- Medicare supplement insurance (Medigap) has several plan options and may cover items such as copays, deductibles and coinsurance (the percentage of health services you pay after you’ve reached your deductible). Medigap premiums vary by provider.
|2022 estimated annual Medicare premiums|
|Part A annual premium||$0*|
|Part B annual premium||$2,000|
|Part D average annual premium||$500|
|Medigap Plan G estimated annual premium||~$1,800-$3,000|
Source: Medicare, Kaiser Family Foundation, Centers for Medicare & Medicaid Services, Edward Jones estimates. Amounts are rounded to the nearest hundred. Medigap and Medicare Part D are offered by insurance companies and are not standard parts of Medicare. With the elimination of Plan F for new enrollees in 2020, Plan G has the most similar coverage, with the exception of the Part B deductible. Actual Part G premium will vary based on age, sex, tobacco use and geographic location and may be higher or lower than the estimated range.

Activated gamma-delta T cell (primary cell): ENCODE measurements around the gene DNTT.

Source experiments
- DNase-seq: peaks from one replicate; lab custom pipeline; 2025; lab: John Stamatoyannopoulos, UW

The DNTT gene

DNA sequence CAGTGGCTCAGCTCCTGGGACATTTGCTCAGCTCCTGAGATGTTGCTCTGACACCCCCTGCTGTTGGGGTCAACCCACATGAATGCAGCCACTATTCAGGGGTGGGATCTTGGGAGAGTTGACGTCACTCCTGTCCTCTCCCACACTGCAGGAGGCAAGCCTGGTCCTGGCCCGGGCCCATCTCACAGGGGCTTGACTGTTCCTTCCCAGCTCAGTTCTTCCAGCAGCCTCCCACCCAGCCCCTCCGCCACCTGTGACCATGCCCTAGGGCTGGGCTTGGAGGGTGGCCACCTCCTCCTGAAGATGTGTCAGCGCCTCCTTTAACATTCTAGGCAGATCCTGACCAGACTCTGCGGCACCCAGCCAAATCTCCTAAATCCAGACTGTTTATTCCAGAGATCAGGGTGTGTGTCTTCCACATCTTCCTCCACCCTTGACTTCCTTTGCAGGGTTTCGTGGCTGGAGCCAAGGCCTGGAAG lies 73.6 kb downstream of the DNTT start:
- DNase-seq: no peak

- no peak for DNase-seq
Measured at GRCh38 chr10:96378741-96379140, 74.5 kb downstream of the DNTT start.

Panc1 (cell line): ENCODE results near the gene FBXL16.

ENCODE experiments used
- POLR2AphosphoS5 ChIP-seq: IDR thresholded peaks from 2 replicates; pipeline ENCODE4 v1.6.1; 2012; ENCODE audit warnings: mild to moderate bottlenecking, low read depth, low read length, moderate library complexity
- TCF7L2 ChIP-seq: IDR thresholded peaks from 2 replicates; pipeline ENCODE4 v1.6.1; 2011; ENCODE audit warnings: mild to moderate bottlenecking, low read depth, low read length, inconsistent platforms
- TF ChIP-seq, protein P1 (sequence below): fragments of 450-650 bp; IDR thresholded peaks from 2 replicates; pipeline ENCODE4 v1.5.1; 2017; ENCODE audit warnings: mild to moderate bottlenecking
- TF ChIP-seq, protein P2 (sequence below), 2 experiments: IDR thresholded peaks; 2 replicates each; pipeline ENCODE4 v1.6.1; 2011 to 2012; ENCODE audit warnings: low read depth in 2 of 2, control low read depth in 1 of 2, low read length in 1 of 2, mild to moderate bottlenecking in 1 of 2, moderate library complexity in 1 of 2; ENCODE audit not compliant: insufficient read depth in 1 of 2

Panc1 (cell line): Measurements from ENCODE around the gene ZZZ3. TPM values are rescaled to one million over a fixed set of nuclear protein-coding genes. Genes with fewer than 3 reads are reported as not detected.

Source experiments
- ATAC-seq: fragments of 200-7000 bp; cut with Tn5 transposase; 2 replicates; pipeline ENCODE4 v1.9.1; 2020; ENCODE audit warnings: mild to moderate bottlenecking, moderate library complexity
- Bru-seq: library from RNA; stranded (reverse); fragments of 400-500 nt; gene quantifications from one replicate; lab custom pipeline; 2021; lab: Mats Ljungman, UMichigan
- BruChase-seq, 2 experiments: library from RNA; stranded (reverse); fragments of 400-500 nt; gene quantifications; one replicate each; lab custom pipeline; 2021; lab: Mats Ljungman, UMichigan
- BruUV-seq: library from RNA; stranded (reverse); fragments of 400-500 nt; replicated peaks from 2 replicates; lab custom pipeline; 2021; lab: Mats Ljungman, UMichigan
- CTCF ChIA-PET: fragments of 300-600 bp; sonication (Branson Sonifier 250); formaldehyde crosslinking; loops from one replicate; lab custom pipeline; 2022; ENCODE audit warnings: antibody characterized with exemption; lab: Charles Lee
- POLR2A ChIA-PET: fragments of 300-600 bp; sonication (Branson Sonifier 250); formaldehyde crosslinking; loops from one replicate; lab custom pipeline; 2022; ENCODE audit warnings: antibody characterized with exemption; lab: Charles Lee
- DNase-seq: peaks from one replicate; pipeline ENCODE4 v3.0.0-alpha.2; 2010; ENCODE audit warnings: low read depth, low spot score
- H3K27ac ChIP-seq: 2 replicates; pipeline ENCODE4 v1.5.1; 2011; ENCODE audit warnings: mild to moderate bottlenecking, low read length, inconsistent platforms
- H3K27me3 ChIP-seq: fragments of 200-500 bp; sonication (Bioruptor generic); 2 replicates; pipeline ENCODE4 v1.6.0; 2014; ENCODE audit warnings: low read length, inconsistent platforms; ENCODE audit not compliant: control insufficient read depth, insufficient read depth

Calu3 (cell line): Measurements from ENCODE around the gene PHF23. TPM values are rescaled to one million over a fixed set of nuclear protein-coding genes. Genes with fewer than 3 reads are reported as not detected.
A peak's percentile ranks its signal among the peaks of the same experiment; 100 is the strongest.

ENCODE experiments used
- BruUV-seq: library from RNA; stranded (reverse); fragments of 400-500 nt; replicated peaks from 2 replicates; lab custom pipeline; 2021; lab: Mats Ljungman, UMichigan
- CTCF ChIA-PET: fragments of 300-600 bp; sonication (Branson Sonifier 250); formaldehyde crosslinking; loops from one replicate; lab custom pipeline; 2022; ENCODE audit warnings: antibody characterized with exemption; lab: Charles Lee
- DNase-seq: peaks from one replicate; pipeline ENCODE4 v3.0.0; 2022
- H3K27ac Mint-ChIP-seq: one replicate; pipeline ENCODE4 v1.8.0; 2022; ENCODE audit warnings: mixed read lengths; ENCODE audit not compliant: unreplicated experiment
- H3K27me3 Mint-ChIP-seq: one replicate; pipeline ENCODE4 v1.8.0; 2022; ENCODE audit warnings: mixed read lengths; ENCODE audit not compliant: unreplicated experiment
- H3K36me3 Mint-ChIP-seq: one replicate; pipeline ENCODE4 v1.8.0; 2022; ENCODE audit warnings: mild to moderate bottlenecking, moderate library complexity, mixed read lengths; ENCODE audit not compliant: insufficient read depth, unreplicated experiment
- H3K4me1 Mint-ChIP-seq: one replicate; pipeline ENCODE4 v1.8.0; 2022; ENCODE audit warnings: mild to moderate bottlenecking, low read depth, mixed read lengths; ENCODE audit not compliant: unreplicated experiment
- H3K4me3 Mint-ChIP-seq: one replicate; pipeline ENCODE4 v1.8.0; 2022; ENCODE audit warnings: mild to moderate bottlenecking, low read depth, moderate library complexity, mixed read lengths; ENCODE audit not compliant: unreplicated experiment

The above table shows 2022 estimated annual Medicare premiums for Medicare Parts A, B, D and G.
* Must have paid 40 quarters of Medicare tax while employed. If paid fewer than 30 quarters, the premium is $499/month. If paid Medicare taxes for 30-39 quarters, the premium is $274/month.
Medicare Advantage (Medicare Part C): A Medicare Advantage plan includes Parts A, B and possibly D. You might pay a low monthly premium for Medicare Advantage or no premium, but you will have deductibles, copays and coinsurance.
Notably, you cannot have Part C and Medigap — you have either traditional Medicare, Part D and Medigap, or Medicare Advantage. So, consider the plan offering the best combination of costs and coverage to meet your needs.